But why not just call this place "home"? Somehow that was not enough for me. This place and this house have a sort of personality that is still growing and changing, as we are. I think that what came to me this morning while my brain was working between alpha and theta wavelengths, I suppose, was something that encapsulates why we live where we do, and how we do it. It was Wood Not or Would Knot, and I think I've settled on the latter.

We made many choices about where to build our home, and how we have been building it, that we might, in retrospect, wish to change. But I have lived with plenty of regret, and tire of it. Would Knot posits that same sort of determination my father recognized in our friend, and we've had to learn. Would Knot also posits the connection we have been making to this place and its creatures. I think it's a good name.

Saturday, January 20, 2007

I had a dream........Thank you, Martin.

I woke up this morning having dreamt about my ex-brother-in-law and timber salvage legislation. In the dream, I was explaining to my sister how salvage legislation left the door open for cutting almost any timber, when he handed me an article detailing how that was no longer true. I said that, due to the new Democratic majority, they must have tightened up the legislation before passing it. So I woke up with a renewed sense of hope that I had not dared to feel, until very recently. I've been saying for six years, that my baseline blood pressure would be elevated for as long as G.W. Bush was in office. So, for my own health (and yours and that of the next seven generations), I think his impeachment is worth considering.

But, speaking of hope, I was drinking (organic) coffee and talking with a friend of mine yesterday, when he mentioned that, on one of the forums he watches on biodiesel, people were talking about how maybe global warming wasn't real, and that record temperatures were just due to natural cycling. Boy, did I go from there: I told him that even the "normal" cycling is changing, and that there is no doubt that global warming is happening. He commented that he doesn't know any of the science on the subject, and that he can't do anything about global warming. Yeah, right.

This is the guy who decided to buy an old diesel truck and convert it to run on vegetable oil, just to cut his fuel cost. This is the guy who commented that I prepare for things so thoroughly that he figures I would pull a spare car on a trailer if I went on a journey, just in case the first car broke down. Unlike me and my preparations, he just decided to do it, and did it. He researched how to do so on-line, then figured out how to do it better, and has set up four different vehicles with a hybrid diesel/vegetable oil fuel delivery system, learning a lot more with each iteration.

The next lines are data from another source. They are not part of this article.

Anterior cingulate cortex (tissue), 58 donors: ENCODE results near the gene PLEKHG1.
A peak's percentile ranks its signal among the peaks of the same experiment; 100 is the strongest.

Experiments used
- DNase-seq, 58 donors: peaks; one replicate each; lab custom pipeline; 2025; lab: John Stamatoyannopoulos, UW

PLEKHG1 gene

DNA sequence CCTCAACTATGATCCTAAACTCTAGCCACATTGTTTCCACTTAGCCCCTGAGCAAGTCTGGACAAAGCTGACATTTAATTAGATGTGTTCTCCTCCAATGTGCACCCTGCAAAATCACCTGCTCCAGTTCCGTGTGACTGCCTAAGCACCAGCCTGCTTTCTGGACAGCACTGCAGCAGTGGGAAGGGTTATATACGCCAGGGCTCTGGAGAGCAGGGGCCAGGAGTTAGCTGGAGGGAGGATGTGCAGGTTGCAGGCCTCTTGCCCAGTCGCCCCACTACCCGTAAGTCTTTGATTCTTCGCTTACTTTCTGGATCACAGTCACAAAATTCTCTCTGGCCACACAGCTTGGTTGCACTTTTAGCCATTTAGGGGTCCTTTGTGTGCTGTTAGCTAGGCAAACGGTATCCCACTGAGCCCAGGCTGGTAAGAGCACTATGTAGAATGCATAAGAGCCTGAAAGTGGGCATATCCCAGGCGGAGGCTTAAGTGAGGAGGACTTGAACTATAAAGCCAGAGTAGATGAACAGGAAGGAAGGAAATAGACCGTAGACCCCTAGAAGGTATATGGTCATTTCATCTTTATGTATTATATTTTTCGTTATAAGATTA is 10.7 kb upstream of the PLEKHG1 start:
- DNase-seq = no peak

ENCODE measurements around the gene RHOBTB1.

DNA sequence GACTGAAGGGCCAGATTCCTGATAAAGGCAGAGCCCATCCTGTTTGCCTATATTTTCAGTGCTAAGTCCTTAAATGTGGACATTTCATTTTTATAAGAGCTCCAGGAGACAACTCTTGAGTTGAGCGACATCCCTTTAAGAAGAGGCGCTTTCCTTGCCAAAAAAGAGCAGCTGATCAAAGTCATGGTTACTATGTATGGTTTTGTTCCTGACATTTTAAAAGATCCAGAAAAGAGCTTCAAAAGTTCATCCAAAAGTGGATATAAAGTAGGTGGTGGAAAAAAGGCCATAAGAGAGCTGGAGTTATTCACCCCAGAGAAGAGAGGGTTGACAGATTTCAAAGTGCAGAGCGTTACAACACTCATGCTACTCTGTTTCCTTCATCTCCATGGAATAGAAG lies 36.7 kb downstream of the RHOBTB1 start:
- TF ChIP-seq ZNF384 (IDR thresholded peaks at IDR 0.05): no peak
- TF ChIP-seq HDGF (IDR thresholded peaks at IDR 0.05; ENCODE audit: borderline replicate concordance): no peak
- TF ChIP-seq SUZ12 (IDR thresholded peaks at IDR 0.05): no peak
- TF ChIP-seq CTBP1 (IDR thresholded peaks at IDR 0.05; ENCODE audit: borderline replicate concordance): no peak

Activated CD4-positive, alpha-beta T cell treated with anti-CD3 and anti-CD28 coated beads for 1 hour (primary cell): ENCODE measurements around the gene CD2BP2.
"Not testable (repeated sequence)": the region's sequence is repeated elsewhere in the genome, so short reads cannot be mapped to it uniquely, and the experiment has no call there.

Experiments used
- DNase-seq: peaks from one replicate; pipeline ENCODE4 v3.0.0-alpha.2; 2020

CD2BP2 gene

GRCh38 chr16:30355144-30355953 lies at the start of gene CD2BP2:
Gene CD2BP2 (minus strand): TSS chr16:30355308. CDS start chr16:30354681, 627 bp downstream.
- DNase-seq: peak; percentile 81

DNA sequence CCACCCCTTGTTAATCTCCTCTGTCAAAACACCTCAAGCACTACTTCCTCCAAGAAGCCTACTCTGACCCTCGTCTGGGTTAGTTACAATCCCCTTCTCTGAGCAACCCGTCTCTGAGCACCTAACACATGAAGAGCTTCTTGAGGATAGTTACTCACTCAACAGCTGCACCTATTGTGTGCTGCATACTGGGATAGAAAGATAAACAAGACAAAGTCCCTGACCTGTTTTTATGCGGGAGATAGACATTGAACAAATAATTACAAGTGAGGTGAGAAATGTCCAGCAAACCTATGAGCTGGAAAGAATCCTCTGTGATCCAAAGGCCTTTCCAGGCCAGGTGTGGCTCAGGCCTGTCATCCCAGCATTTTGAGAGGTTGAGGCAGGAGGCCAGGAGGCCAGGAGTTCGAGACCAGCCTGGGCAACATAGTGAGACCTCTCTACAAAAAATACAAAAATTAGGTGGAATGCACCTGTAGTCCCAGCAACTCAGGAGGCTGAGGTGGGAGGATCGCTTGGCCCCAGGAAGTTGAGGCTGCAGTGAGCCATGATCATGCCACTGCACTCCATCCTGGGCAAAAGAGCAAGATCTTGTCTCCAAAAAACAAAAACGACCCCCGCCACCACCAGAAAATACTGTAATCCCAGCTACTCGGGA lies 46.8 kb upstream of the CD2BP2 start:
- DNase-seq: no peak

This is the guy who decided to burn vegetable oil because converting it to biodiesel involved hazardous materials and was more expensive. And he can't do anything about global warming. At that moment, I didn't try to convince him otherwise, although we'd talked about this before.

So I explained some of the science of global warming to him; how scientists (some of whom are friends of mine) use tree ring widths to extrapolate climate averages; how they've re-constructed tree ring widths back into the past; how they have drilled ice cores and aged the ice and extracted entrapped gases to estimate climate; how there is no doubt that the earth's surface is warming at an unprecedented rate; and that ice is disappearing more quickly than people estimated or feared, and that it is now feared that much of what is happening could be irreversible.

He just commented that he couldn't do anything about it.

So I woke up this morning hoping to convince him otherwise, because I keep trying. I tried when I signed on-line petitions and when I talked with people about how they were voting. I tried when I was a Technical Specialist, working with students and telling them about things they could do. I tried when I helped a University faculty search committee choose a climate scientist to fill a vacancy. I tried when I taught Environmental Science to a class of 40 students from Japan, Bulgaria, South Carolina, rural New York state and New York City's boroughs. I try when I do as many errands as I can in one trip. I try when I talk with my son about what matters to each of us. I try when I look on-line for a diesel truck that I can convert to vegetable oil fuel.

My friend is not a liberal, not a Democrat, not an environmentalist. But we have been good friends because we are both willing to hear the other's viewpoint and give it a good listen, but still disagree on some things. We don't disagree about how much we love our wives and children, nor about how corrupt our government is, although we sometimes disagree about what should be done to correct it, and so on.

I like to think that, if he and I can disagree but continue to respect each other and continue to talk about what change is needed for our boys to have a good life, there is still hope. I hope that the first 100 hours of the 110th Congress will just be the beginning.

About Me

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I've been a number of things over the years: husband, father, environmental technical specialist, college instructor, carpenter, volunteer firefighter and ambulance driver, student of Lakota and Japanese languages, technical writer, process engineer, research technician, IT technician, emergency dispatcher, etc.